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Malaria parasites within red blood cells digest host hemoglobin into a hydrophobic heme polymer, known as hemozoin (HZ), which is subsequently released into the blood stream and then captured by and concentrated in the reticulo-endothelial system. Accumulating evidence suggests that HZ is immunologically active, but the molecular mechanism(s) through which(More)
Toll-like receptors (TLRs) recognize malaria parasites or their metabolites; however, their physiological roles in malaria infection in vivo are not fully understood. Here, we show that myeloid differentiation primary response gene 88 (MyD88)-dependent TLR signaling mediates brain pathogenesis of severe malaria infection, namely cerebral malaria (CM). A(More)
The Plasmodium falciparum serine repeat antigen (SERA) is one of the blood stage malaria vaccine candidates. The malaria genome project has revealed that SERA is a member of the SERA multigene family consisting of eight SERA homologues clustered on chromosome 2 and one SERA homologue on chromosome 9. Northern blotting and real time quantitative reverse(More)
The Plasmodium falciparum serine repeat antigen (SERA), a malaria vaccine candidate, is processed into several fragments (P73, P47, P56, P50, and P18) at the late schizont stage prior to schizont rupture in the erythrocytic cycle of the parasite. We have established an in vitro cell-free system using a baculovirus-expressed recombinant SERA (bvSERA) that(More)
The serine repeat antigen (SERA) of Plasmodium falciparum is a blood stage malaria vaccine candidate. It has been shown that 120 kDa SERA was proteolytically processed into N-terminal 47 kDa fragment (P47), central 56 kDa fragment (P56) that was further converted to 50 kDa (P50), and C-terminal 18 kDa fragment (P18). Here, we have examined the processing of(More)
The complete nucleotide sequences of the 1.5 kb regions of ColE2 and ColE3 plasmids containing the segments sufficient for autonomous replication have been determined. They are quite homologous (greater than 90%), indicating that these two plasmids share common mechanisms of initiation of replication and its regulation. An open reading frame with a coding(More)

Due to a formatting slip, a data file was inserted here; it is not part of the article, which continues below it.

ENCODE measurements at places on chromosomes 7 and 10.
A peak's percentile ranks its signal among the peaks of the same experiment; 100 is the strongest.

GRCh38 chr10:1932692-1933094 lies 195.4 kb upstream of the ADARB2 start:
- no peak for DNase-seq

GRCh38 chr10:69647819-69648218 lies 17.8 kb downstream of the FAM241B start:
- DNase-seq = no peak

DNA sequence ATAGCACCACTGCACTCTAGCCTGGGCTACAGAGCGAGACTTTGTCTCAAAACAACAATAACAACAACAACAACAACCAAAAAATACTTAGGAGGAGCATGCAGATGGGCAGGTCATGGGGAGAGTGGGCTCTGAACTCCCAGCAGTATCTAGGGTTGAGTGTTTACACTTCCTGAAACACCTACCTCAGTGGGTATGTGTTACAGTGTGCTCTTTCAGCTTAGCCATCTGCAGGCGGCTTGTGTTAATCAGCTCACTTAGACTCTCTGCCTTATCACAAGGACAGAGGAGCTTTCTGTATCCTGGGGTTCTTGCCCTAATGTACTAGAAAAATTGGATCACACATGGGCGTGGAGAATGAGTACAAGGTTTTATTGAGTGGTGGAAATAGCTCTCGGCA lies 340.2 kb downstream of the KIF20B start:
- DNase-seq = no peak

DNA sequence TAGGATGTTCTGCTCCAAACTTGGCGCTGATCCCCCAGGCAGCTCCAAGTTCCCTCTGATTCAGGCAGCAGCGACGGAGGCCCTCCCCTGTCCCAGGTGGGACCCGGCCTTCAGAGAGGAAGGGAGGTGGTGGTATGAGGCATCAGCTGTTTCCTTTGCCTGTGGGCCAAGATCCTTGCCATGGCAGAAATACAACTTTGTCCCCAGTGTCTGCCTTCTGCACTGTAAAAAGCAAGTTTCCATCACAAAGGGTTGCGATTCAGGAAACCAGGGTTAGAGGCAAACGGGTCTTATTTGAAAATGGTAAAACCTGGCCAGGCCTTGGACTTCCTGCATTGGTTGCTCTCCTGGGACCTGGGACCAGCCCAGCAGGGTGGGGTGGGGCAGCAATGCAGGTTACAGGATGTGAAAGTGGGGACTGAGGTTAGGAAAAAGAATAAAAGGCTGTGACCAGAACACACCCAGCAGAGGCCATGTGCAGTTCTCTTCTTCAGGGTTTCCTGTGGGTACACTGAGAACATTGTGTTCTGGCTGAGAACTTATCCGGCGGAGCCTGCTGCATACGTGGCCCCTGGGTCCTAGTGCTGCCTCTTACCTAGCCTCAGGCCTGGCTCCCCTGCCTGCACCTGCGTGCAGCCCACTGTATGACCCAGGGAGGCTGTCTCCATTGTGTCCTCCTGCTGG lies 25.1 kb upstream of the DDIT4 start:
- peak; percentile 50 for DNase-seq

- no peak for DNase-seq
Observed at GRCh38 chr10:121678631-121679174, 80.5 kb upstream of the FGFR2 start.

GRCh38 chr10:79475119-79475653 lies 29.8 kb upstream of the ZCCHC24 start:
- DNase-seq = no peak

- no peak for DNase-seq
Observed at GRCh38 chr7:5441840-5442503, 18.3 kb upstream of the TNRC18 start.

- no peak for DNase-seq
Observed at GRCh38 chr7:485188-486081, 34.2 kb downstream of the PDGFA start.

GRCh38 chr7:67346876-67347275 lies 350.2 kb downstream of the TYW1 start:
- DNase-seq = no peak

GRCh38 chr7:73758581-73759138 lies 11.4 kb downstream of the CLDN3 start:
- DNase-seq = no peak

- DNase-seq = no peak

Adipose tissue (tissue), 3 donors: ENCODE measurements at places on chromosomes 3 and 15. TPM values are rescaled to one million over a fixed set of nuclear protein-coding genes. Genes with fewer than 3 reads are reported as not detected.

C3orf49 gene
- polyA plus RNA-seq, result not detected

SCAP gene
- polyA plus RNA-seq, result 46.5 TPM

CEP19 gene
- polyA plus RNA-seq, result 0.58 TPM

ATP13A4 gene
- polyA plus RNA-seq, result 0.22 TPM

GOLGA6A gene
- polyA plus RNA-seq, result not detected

Apicomplexan parasites of the genus Plasmodium, pathogens causing malaria, and the genera Babesia and Theileria, aetiological agents of piroplasmosis, are closely related. However, their mitochondrial (mt) genome structures are highly divergent: Plasmodium has a concatemer of 6-kb unit and Babesia/Theileria a monomer of 6.6- to 8.2-kb with terminal inverted(More)
Sphingomyelinase (SMase) is one of the principal enzymes in sphingomyelin (SM) metabolism. Here, we identified a Plasmodium falciparum gene (PfNSM) encoding a 46-kD protein, the amino acid sequence of which is approximately 25% identical to that of bacteria SMases. Biochemical analyses of the recombinant protein GST-PfNSM, a fusion protein of the PfNSM(More)
Malaria parasites (genus Plasmodium) infect all classes of terrestrial vertebrates and display host specificity in their infections. It is therefore assumed that malaria parasites coevolved intimately with their hosts. Here, we propose a novel scenario of malaria parasite-host coevolution. A phylogenetic tree constructed using the malaria parasite(More)
Cerebral malaria is the most severe complication of Plasmodium falciparum infection in humans and the pathogenesis is still unclear. Using the P. berghei ANKA infection model of mice, we investigated a potential involvement of Nlrp3 and the inflammasome in the pathogenesis of cerebral malaria. Nlrp3 mRNA expression was upregulated in brain endothelial cells(More)